Cycling on a Bike Desk positively influences Cognitive Performance and Brain Activity

Research output: Unpublished contribution to conferencePoster


Introduction Cycling desks as a means to reduce sedentary time in the office has gained interest as excessive sitting has been associated with several health risks. However, the question rises if people will still be as efficient in performing their desk-based office work when combining this with stationary cycling. Therefore, the aim of this study was to assess typing, cognitive performance and brain activity during low-intensity cycling on a bike desk. Methods After two familiarisation sessions, 23 adults performed a test battery [typing test, Rey auditory verbal learning test (RAVLT), Stroop test and Rosvold continuous performance test (RCPT)] with electroencephalography recording (N200, P300) while cycling at 30% Wmax (trial A) and while sitting on a conventional chair (trial B), in a counterbalanced order. Repeated measures ANOVA’s and Wilcoxon signed ranks test were used to analyse the data (p < 0.05). Data are presented as mean ± SD. Results Typing performance, performance on the RAVLT and accuracy on the Stroop test and the RCPT did not differ between the cycling and the sitting trial. Reaction times on the Stroop test (639.6 ± 22.5 ms vs. 663.1 ± 24.8 ms; p = 0.01) and the RCPT (377.9 ± 27.7 ms vs. 404.3 ± 36.4 ms; p < 0.001) were shorter while cycling relative to sitting. N200 amplitude during the Stroop test was larger in the cycling than in the sitting condition (-2.8 ± 0.3 μV vs. -2.4 ± 0.3 μV; p = 0.028). P300 amplitude during the RCPT was smaller in the anterior prefrontal cortex while cycling compared to sitting (2.0 ± 8.6 μV vs. 6.6 ± 4.6 μV; p = 0.042). Discussion and conclusion This study showed that typing performance and short-term memory are not deteriorated when people cycle at 30% Wmax, compared to when sitting on a conventional chair. In contrast to previous research, in this study, cycling had a positive effect on selective and sustained attention, as evidenced by the improved RTs on the Stroop test and the RCPT. These improvements were supported by the change in N200 during the Stroop test and P300 during the RCPT. The inclusion of familiarisation sessions in the current protocol is a possible explanation for these different findings on measures of sustained and selective attention, as familiarisation trials in previous studies were limited to maximum 15 minutes. The findings of this study suggest that implementing cycling desks in office settings could not only contribute to reducing health risks associated with excessive sitting, but could also result in improved cognitive performance, therefore work performance.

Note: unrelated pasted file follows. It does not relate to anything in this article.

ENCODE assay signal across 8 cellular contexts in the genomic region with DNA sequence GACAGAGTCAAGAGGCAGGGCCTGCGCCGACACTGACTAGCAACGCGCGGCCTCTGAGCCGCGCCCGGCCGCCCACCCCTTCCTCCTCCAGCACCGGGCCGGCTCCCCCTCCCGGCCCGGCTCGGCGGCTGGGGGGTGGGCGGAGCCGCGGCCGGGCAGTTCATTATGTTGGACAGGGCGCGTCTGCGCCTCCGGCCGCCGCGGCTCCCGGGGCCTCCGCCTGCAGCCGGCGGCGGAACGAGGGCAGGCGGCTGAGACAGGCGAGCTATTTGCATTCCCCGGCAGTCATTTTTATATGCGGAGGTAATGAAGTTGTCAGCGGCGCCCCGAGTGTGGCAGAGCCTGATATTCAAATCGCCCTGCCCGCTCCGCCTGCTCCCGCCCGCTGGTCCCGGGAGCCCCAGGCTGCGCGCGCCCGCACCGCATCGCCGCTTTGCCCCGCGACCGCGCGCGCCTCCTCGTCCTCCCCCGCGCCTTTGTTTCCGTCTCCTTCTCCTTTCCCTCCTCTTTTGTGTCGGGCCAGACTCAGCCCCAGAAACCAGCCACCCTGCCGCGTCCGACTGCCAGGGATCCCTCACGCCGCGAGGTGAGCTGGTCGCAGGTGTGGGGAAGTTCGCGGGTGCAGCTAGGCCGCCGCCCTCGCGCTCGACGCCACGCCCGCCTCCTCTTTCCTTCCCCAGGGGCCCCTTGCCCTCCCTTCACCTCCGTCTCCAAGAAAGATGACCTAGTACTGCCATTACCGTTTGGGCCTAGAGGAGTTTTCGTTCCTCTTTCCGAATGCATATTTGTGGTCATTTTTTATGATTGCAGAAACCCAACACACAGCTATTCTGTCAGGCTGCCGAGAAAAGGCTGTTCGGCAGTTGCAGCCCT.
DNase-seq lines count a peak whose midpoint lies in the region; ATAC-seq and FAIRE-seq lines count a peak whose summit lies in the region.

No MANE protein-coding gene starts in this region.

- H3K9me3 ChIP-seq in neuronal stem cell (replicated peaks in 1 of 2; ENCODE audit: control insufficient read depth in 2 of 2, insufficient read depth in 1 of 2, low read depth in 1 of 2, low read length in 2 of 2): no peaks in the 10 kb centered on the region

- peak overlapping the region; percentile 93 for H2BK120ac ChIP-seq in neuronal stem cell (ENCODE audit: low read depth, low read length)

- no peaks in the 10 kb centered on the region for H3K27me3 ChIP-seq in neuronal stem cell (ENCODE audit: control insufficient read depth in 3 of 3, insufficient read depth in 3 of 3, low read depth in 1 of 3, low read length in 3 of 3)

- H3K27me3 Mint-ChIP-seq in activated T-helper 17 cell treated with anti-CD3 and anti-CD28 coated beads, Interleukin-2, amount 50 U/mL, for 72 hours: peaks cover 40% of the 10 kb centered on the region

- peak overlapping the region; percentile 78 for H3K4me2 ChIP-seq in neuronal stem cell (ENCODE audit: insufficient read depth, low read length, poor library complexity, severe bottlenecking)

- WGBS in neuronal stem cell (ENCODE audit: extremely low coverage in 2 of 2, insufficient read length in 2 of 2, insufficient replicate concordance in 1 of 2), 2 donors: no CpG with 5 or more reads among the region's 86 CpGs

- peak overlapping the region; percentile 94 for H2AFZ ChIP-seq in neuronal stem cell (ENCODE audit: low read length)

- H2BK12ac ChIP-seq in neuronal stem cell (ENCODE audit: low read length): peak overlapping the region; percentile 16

Original languageEnglish
Publication statusPublished - 2016
EventVienna ECSS 2016 - Vienna, Austria
Duration: 6 Jul 20169 Jul 2016


ConferenceVienna ECSS 2016


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